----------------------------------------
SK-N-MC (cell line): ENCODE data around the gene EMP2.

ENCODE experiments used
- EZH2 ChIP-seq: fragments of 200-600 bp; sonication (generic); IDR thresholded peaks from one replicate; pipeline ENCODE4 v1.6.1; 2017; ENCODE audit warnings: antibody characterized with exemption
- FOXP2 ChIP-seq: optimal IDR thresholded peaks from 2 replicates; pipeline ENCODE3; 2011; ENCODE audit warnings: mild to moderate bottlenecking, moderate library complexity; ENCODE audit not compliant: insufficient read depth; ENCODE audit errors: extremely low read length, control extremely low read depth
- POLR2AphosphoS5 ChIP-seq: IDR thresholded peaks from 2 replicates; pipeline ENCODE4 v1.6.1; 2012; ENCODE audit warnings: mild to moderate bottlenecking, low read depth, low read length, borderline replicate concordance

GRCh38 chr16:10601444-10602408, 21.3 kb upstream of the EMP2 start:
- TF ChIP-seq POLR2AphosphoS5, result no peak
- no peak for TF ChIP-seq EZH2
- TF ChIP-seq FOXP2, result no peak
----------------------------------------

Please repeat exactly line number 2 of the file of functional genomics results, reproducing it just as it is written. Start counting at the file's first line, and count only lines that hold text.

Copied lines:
ENCODE experiments used